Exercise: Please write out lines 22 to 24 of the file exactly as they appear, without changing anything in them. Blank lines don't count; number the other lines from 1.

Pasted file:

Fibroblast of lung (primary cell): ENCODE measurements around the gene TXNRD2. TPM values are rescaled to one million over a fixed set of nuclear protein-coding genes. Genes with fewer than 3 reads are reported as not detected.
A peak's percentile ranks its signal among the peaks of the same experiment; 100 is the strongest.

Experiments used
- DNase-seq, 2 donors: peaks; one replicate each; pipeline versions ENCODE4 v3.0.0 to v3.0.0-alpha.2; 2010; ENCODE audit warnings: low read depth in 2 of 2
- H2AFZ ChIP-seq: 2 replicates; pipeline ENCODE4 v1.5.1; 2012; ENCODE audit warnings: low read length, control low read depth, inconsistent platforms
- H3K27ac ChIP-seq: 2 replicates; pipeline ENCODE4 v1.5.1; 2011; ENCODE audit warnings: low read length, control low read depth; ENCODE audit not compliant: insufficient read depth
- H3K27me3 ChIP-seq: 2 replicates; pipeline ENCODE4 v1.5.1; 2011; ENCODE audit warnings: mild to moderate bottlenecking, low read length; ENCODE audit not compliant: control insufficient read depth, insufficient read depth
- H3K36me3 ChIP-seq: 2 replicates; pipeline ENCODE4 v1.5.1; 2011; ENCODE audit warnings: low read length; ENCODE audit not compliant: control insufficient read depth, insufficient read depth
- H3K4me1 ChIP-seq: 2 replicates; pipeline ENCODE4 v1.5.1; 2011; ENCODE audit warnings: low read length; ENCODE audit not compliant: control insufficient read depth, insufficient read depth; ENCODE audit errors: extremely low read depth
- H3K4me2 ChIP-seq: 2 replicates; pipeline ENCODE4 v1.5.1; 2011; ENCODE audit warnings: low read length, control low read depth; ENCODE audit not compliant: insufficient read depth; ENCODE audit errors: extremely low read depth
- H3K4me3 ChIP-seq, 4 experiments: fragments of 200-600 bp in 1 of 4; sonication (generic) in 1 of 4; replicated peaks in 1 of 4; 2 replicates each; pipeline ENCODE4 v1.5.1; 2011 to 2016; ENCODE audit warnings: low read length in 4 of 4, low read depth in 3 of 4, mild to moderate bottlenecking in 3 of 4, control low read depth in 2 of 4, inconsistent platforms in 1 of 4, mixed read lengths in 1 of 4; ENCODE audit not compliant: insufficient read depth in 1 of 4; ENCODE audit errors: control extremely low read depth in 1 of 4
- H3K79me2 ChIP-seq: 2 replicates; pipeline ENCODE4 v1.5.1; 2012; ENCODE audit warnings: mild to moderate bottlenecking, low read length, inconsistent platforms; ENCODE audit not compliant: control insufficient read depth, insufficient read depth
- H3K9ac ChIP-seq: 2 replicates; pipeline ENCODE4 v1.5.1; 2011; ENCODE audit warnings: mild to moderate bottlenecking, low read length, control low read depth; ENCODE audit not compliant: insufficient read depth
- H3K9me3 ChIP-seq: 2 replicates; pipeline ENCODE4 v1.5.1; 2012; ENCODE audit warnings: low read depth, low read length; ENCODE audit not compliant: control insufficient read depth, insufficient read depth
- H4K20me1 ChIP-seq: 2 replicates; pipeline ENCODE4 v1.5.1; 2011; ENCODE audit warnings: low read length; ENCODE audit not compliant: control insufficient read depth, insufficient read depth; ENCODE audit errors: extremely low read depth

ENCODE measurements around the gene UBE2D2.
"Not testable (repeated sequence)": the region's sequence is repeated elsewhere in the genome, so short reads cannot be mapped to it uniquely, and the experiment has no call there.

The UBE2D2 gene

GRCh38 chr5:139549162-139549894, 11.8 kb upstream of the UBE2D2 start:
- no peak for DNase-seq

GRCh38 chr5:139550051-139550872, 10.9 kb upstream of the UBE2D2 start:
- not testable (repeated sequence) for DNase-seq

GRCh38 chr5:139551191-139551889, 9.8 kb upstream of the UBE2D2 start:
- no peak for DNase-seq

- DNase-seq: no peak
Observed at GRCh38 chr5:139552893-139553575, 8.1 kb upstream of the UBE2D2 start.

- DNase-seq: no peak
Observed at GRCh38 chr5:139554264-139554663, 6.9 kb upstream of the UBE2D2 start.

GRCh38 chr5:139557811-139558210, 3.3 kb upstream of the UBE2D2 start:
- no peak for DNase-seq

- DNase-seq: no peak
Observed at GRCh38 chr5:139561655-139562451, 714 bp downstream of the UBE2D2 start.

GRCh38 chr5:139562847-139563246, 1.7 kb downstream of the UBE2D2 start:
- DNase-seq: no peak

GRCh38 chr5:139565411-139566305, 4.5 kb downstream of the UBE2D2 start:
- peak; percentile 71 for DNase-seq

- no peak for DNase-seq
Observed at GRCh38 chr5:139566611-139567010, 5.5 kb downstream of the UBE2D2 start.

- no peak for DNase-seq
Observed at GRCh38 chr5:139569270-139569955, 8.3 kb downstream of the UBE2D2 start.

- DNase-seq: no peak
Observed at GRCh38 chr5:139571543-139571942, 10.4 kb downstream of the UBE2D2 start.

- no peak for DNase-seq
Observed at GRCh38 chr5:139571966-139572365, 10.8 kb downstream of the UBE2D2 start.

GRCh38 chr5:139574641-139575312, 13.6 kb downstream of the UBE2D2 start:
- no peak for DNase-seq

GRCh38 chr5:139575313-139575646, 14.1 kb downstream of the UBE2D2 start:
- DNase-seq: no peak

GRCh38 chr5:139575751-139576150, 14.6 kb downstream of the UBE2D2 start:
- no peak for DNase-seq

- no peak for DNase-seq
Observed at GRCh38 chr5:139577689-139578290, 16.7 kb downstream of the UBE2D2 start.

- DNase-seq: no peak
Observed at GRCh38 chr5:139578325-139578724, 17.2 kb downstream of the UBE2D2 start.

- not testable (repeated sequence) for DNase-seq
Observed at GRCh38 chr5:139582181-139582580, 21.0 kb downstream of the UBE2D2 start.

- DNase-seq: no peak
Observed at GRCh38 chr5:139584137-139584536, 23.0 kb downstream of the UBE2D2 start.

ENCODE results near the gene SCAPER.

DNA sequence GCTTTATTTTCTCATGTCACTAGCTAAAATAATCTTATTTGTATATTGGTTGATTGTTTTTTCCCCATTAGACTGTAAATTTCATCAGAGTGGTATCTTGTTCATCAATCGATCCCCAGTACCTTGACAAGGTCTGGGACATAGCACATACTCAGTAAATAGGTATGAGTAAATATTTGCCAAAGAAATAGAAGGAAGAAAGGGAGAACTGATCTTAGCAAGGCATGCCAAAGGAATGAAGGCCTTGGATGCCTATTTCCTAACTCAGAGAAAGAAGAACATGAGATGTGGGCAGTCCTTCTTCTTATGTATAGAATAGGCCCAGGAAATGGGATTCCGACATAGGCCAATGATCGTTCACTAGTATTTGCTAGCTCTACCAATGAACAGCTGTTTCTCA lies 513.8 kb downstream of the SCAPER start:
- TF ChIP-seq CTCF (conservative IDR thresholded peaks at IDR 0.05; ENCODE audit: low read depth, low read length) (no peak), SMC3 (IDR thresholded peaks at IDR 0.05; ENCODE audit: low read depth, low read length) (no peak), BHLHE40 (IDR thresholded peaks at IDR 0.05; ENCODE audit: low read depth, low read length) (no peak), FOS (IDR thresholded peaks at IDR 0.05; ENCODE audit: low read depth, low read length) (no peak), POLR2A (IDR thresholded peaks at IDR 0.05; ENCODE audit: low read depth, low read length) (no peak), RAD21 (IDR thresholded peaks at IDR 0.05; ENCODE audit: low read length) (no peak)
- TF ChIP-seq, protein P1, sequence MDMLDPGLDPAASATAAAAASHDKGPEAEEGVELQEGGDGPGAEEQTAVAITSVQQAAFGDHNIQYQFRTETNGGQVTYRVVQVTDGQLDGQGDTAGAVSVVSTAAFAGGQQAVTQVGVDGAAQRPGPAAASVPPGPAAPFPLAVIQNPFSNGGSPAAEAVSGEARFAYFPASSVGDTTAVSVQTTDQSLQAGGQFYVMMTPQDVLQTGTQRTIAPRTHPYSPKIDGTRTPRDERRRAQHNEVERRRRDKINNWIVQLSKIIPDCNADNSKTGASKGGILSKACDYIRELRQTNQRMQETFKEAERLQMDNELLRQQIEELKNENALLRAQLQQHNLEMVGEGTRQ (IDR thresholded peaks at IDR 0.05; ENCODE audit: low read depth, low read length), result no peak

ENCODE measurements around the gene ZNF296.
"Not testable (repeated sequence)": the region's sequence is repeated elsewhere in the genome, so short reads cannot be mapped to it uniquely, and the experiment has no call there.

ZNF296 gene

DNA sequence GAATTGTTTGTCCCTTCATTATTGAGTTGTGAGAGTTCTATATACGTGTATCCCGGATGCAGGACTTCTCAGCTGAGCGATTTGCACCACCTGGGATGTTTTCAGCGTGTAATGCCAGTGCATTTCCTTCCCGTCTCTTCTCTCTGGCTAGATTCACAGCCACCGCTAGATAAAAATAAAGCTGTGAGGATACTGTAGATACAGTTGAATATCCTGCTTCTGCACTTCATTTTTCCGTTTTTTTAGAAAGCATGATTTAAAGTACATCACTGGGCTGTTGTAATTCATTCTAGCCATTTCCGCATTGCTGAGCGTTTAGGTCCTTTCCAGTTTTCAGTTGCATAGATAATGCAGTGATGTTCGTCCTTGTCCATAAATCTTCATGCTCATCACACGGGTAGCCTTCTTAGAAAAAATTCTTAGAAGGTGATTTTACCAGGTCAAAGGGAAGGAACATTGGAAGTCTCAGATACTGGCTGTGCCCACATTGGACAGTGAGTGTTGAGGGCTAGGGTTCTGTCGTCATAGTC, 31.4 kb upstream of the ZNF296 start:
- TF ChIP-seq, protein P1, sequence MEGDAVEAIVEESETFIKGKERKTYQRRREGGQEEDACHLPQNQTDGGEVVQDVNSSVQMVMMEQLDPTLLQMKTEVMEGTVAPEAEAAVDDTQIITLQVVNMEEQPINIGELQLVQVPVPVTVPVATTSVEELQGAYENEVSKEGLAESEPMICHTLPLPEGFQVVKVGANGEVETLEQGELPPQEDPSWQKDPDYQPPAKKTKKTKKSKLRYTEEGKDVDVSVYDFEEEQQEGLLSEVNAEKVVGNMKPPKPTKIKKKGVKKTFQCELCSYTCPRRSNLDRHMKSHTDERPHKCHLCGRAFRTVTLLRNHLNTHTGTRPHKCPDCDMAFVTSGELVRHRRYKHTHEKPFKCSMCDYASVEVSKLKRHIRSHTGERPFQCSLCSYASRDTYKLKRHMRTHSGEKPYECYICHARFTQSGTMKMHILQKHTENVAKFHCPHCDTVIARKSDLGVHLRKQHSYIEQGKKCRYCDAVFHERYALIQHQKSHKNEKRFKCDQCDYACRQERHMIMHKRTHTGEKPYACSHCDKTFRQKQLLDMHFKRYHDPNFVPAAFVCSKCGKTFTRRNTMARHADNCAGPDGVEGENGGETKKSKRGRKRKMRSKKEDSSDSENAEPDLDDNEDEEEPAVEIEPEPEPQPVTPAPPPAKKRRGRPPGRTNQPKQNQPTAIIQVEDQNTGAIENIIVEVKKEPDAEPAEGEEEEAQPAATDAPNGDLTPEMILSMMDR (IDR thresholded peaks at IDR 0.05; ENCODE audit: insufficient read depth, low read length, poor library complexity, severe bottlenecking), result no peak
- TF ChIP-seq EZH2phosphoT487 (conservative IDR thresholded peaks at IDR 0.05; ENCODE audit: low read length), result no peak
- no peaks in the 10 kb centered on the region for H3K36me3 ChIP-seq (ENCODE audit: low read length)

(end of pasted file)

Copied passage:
- not testable (repeated sequence) for DNase-seq

GRCh38 chr5:139551191-139551889, 9.8 kb upstream of the UBE2D2 start:
- no peak for DNase-seq